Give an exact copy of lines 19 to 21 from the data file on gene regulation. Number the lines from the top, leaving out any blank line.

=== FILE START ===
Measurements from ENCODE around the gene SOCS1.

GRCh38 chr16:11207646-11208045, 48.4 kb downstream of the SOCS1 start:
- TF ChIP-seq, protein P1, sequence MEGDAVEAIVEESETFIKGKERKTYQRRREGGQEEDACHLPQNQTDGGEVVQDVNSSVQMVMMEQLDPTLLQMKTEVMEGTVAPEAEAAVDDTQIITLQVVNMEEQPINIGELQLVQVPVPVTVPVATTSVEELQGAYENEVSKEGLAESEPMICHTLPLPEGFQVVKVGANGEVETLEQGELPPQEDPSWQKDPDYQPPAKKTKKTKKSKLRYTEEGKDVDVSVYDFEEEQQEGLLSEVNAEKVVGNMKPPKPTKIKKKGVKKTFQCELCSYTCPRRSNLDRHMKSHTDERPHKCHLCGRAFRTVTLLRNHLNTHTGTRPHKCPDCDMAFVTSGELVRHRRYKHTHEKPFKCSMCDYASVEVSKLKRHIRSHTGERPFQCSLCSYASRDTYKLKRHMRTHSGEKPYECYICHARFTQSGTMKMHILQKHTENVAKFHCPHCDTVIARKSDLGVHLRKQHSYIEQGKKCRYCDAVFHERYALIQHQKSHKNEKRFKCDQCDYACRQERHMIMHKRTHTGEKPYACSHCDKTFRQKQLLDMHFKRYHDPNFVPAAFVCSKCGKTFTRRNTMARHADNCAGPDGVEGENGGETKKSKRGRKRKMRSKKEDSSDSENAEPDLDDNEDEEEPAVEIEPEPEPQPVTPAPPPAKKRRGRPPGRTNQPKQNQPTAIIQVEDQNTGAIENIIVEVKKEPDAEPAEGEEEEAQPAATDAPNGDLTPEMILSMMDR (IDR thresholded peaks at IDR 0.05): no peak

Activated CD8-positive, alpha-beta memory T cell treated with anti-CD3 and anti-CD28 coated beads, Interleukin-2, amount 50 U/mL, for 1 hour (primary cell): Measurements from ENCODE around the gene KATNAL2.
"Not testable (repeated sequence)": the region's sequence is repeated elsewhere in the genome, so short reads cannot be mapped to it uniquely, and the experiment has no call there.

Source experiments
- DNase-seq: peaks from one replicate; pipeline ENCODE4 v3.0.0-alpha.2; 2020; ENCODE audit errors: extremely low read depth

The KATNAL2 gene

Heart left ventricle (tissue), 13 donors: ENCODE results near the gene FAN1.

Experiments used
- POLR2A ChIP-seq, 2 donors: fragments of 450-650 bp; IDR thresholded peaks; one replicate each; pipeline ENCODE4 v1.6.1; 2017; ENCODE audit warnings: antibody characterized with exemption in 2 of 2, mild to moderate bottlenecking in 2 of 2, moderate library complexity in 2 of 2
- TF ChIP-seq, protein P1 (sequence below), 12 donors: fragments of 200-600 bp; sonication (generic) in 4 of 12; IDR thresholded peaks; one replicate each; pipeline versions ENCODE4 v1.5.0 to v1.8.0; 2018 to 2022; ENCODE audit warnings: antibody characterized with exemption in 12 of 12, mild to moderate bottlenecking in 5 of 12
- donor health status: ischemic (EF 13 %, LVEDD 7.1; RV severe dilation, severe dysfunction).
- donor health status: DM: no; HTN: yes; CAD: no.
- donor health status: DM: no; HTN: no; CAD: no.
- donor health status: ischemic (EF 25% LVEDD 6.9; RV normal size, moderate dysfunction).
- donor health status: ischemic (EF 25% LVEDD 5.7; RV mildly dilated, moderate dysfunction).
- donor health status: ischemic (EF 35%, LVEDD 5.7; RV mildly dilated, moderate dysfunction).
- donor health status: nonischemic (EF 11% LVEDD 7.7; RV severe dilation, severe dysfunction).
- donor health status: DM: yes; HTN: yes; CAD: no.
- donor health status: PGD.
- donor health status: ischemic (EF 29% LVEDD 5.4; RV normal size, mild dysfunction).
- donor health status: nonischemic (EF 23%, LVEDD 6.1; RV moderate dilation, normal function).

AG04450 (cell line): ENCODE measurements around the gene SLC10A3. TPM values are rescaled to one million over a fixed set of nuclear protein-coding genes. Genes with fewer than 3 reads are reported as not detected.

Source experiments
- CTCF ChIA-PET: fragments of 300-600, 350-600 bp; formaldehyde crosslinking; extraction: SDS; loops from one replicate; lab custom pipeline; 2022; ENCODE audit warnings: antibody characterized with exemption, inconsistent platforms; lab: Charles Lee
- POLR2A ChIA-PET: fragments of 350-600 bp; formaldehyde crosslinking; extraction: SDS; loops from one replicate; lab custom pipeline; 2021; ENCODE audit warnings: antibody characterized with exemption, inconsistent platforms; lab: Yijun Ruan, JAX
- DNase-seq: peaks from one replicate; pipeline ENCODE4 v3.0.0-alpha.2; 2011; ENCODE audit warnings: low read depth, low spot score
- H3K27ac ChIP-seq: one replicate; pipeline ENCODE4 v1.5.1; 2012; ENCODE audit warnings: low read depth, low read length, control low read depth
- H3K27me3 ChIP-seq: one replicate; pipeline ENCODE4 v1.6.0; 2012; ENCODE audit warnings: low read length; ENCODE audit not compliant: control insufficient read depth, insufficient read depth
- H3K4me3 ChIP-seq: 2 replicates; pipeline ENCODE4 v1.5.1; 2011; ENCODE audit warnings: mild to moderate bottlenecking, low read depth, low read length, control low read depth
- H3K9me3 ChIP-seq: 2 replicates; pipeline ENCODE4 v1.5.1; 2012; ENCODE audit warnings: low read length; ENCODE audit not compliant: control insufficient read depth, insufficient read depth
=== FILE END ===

- donor health status: nonischemic (EF 11% LVEDD 7.7; RV severe dilation, severe dysfunction).
- donor health status: DM: yes; HTN: yes; CAD: no.
- donor health status: PGD.